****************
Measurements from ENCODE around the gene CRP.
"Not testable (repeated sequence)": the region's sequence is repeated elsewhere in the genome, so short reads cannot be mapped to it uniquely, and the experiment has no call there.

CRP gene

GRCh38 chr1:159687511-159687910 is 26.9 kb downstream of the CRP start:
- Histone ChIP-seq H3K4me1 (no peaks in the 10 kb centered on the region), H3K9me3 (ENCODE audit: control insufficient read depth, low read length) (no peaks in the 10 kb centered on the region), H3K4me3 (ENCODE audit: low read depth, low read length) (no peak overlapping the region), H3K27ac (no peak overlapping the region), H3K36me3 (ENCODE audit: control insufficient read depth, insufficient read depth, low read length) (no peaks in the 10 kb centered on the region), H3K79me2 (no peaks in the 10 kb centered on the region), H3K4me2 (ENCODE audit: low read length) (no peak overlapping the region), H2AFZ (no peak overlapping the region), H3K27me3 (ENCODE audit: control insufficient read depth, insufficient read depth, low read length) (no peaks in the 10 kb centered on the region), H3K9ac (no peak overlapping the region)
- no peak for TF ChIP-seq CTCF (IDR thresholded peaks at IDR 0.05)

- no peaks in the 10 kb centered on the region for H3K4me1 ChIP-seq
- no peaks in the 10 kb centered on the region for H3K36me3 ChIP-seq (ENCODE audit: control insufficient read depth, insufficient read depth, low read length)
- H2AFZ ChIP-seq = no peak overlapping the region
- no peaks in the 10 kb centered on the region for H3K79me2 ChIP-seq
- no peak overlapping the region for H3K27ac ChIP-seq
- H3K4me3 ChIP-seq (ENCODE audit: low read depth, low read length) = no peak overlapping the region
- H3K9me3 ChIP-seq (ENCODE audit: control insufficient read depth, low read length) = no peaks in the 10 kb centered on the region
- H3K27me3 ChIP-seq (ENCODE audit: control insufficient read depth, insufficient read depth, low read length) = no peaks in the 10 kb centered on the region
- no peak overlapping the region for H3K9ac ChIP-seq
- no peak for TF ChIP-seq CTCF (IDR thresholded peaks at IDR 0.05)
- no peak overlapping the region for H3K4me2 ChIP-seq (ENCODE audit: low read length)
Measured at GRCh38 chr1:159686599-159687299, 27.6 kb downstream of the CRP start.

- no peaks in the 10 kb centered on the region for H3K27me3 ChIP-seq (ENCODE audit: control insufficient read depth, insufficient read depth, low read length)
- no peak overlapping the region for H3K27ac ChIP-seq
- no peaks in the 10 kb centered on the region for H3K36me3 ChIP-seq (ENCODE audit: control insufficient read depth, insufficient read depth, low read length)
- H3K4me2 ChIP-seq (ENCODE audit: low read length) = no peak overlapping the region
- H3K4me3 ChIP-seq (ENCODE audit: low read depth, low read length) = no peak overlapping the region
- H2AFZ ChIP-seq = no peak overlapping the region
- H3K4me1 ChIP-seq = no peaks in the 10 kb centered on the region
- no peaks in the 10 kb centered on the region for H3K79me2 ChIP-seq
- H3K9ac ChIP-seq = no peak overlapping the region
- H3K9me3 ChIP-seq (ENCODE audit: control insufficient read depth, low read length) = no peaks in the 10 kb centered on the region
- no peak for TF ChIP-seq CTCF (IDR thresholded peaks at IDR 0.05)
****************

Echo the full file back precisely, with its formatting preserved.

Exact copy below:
Measurements from ENCODE around the gene CRP.
"Not testable (repeated sequence)": the region's sequence is repeated elsewhere in the genome, so short reads cannot be mapped to it uniquely, and the experiment has no call there.

CRP gene

GRCh38 chr1:159687511-159687910 is 26.9 kb downstream of the CRP start:
- Histone ChIP-seq H3K4me1 (no peaks in the 10 kb centered on the region), H3K9me3 (ENCODE audit: control insufficient read depth, low read length) (no peaks in the 10 kb centered on the region), H3K4me3 (ENCODE audit: low read depth, low read length) (no peak overlapping the region), H3K27ac (no peak overlapping the region), H3K36me3 (ENCODE audit: control insufficient read depth, insufficient read depth, low read length) (no peaks in the 10 kb centered on the region), H3K79me2 (no peaks in the 10 kb centered on the region), H3K4me2 (ENCODE audit: low read length) (no peak overlapping the region), H2AFZ (no peak overlapping the region), H3K27me3 (ENCODE audit: control insufficient read depth, insufficient read depth, low read length) (no peaks in the 10 kb centered on the region), H3K9ac (no peak overlapping the region)
- no peak for TF ChIP-seq CTCF (IDR thresholded peaks at IDR 0.05)

- no peaks in the 10 kb centered on the region for H3K4me1 ChIP-seq
- no peaks in the 10 kb centered on the region for H3K36me3 ChIP-seq (ENCODE audit: control insufficient read depth, insufficient read depth, low read length)
- H2AFZ ChIP-seq = no peak overlapping the region
- no peaks in the 10 kb centered on the region for H3K79me2 ChIP-seq
- no peak overlapping the region for H3K27ac ChIP-seq
- H3K4me3 ChIP-seq (ENCODE audit: low read depth, low read length) = no peak overlapping the region
- H3K9me3 ChIP-seq (ENCODE audit: control insufficient read depth, low read length) = no peaks in the 10 kb centered on the region
- H3K27me3 ChIP-seq (ENCODE audit: control insufficient read depth, insufficient read depth, low read length) = no peaks in the 10 kb centered on the region
- no peak overlapping the region for H3K9ac ChIP-seq
- no peak for TF ChIP-seq CTCF (IDR thresholded peaks at IDR 0.05)
- no peak overlapping the region for H3K4me2 ChIP-seq (ENCODE audit: low read length)
Measured at GRCh38 chr1:159686599-159687299, 27.6 kb downstream of the CRP start.

- no peaks in the 10 kb centered on the region for H3K27me3 ChIP-seq (ENCODE audit: control insufficient read depth, insufficient read depth, low read length)
- no peak overlapping the region for H3K27ac ChIP-seq
- no peaks in the 10 kb centered on the region for H3K36me3 ChIP-seq (ENCODE audit: control insufficient read depth, insufficient read depth, low read length)
- H3K4me2 ChIP-seq (ENCODE audit: low read length) = no peak overlapping the region
- H3K4me3 ChIP-seq (ENCODE audit: low read depth, low read length) = no peak overlapping the region
- H2AFZ ChIP-seq = no peak overlapping the region
- H3K4me1 ChIP-seq = no peaks in the 10 kb centered on the region
- no peaks in the 10 kb centered on the region for H3K79me2 ChIP-seq
- H3K9ac ChIP-seq = no peak overlapping the region
- H3K9me3 ChIP-seq (ENCODE audit: control insufficient read depth, low read length) = no peaks in the 10 kb centered on the region
- no peak for TF ChIP-seq CTCF (IDR thresholded peaks at IDR 0.05)